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I've got the following test:

@Test(expected = IllegalStateException.class)
public void testKey() {
    int key = 1;

But JUnit reports, that the test fails, although it throws — as expected — an IllegalStateException.

Do I have to configure something else to make this run?

I run the test now with

public class TestSuite {


like in this question, but am still not getting the desired result.

And when I remove the test prefix I'm still getting an error.

I gotta say that I run these tests with Eclipse, but it's configured to use the JUnit 4 Runner.

share|improve this question
Maybe you are inadvertently running the test with JUnit 3. Does the test class extend TestCase? What happens when you change the name of the test method so that it no longer starts with test? – Peter Niederwieser Apr 5 '11 at 10:13
When the test's name doesn't start with test, I get the message junit.framework.AssertionFailedError: No tests found in MyClass – user321068 Apr 5 '11 at 10:34
And yes, the class extends TestCase. – user321068 Apr 5 '11 at 10:35
Well then it's clear - you are mixing JUnit 3 and JUnit 4 features, which doesn't work. Either write your test in JUnit 3 style, or in JUnit 4 style. – Peter Niederwieser Apr 5 '11 at 10:40
up vote 34 down vote accepted

The problem was, that the class in which the test was nested was an extension of TestCase. Since this is JUnit 3 style, the annotation didn't work.

Now my test class is a class on its own.

share|improve this answer
Sorry for the typo. ;-) – user321068 Apr 5 '11 at 11:28

i tried this one, and work perfectly as expected.

public class SampleClassTest {
@Test(expected = ArithmeticException.class )
public void lost(){
private void lost(int i) throws ArithmeticException {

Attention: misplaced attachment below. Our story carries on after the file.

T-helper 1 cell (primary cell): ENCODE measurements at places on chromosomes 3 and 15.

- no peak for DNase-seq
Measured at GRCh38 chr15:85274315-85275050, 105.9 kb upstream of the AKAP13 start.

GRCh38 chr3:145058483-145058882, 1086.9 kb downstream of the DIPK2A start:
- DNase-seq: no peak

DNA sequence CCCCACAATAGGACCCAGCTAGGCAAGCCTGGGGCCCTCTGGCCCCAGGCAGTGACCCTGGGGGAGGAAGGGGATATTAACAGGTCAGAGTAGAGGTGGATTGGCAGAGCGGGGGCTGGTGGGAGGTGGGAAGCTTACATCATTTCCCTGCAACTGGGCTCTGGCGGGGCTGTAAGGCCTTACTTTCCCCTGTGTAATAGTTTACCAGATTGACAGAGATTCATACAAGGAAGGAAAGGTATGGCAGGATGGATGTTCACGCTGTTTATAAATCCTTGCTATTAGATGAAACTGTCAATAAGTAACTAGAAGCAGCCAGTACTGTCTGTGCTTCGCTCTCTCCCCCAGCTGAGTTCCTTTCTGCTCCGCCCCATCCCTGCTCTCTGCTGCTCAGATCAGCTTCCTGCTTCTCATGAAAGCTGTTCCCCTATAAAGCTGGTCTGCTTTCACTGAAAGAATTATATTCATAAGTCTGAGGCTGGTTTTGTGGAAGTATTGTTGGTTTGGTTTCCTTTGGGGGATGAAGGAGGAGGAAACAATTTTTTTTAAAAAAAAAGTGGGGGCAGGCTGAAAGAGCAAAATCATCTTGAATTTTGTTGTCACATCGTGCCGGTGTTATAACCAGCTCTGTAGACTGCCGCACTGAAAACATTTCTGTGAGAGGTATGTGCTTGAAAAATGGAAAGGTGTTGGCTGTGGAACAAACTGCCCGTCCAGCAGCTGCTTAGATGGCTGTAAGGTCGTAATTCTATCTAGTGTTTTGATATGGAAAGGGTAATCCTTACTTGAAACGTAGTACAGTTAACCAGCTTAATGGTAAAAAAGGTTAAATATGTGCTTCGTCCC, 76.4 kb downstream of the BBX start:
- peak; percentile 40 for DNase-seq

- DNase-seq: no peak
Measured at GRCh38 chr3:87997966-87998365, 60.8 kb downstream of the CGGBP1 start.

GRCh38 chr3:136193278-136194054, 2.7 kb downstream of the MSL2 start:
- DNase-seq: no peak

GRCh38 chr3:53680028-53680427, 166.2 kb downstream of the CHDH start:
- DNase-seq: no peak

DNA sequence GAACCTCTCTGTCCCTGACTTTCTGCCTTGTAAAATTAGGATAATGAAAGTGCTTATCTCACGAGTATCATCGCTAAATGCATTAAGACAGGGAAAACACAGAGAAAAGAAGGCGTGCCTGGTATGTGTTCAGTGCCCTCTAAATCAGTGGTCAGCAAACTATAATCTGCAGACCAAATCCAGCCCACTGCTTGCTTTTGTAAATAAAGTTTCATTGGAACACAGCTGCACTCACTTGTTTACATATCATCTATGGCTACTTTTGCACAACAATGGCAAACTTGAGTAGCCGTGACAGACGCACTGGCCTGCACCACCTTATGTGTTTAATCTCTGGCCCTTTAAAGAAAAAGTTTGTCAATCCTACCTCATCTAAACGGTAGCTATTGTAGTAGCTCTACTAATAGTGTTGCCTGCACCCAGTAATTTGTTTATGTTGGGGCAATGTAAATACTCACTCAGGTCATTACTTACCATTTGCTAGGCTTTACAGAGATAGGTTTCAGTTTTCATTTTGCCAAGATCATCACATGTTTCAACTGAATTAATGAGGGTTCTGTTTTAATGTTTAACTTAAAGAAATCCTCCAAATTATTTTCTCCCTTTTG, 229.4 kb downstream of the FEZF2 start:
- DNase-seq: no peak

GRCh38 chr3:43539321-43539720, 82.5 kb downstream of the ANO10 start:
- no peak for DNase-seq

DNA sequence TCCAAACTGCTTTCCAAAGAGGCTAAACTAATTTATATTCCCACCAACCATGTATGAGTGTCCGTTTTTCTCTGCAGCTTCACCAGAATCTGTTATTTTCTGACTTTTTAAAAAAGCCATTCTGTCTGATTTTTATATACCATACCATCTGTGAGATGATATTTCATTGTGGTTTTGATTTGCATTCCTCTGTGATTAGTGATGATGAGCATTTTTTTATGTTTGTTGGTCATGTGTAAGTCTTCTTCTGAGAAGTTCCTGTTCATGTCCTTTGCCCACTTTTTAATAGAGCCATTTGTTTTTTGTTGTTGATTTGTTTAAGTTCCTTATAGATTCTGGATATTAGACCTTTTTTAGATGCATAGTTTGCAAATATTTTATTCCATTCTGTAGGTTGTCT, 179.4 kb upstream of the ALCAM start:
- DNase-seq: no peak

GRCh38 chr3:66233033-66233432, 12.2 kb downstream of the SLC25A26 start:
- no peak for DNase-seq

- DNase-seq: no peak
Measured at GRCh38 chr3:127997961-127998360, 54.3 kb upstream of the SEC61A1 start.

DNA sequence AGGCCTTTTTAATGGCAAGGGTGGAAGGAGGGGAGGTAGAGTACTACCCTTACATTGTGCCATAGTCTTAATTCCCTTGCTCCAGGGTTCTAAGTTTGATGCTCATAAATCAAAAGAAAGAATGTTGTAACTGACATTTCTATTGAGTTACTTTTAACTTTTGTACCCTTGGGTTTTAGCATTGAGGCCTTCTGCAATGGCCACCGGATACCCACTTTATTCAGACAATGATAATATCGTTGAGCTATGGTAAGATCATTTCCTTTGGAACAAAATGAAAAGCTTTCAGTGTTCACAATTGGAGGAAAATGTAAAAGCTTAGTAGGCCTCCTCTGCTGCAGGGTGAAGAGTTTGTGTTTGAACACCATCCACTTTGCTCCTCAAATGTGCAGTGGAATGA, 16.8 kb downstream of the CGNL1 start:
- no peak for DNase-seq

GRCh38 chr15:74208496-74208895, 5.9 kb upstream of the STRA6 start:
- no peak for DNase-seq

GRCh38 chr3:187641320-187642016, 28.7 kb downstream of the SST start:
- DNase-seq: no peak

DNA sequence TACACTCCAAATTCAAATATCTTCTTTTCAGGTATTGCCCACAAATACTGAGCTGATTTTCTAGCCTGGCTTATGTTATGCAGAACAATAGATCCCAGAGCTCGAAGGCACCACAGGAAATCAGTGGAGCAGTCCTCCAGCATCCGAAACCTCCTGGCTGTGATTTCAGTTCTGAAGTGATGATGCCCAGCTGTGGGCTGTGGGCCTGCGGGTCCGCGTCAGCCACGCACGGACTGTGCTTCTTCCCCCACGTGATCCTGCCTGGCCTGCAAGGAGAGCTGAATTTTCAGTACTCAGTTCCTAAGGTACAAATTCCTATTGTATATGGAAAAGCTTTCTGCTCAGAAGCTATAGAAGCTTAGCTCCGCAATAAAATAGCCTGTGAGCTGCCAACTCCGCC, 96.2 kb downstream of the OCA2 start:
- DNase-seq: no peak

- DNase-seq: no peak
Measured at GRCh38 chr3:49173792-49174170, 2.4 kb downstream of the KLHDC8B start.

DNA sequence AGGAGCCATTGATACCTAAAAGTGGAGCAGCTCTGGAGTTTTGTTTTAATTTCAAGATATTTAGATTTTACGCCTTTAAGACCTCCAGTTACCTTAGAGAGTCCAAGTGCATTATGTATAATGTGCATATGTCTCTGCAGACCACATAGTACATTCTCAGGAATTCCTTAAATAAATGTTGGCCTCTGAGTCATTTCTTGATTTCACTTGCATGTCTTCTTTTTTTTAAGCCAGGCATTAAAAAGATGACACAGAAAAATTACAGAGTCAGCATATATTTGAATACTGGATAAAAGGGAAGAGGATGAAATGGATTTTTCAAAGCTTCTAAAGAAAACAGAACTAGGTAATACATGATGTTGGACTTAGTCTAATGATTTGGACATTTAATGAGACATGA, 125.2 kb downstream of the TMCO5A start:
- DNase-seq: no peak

also ensure that junit4 is added as dependancy, @ (annotations) are new feature in junit 4.

share|improve this answer

No, this JUnit test should work as it is - there is nothing more needed on this side.

What makes you sure that the test throws an IllegalStateException? Is it possible that it gets wrapped into another exception of different type?

Please post the exact failure message from JUnit.

As @duffymo suggested, it is easy to verify what (if any) exception the test really throws.

share|improve this answer
JUnit's message: java.lang.IllegalStateException: ... MyErrorMessage .. – user321068 Apr 5 '11 at 10:37
Yes, it's possible for the exception to be wrapped into another one, but in that case you should assert the wrapper one, and never the other. – Powerslave Sep 7 '14 at 11:06

I faced same issue, solution is simple "Don't extends TestCase class"

share|improve this answer
public class MyTestCaseBase extends TestCase 

I also had problems with @Test(expected = ...) annotation when I extended TestCase class in my base test. Using @RunWith(JUnit4.class) helped instantly (not an extremely elegant solution, I admit)

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This looks correct to me.

Check your assumptions. Are you sure it throws the exception? If what you say is true, removing the expected from the annotation should make it fail.

I'd be stepping through the code with a debugger to see what's going on. I'll assume you have an IDE that will do so, like IntelliJ.

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Just tested this under JUnit4: this DO work, test completes successfully. Look if it is a IllegalSelectorException or such.

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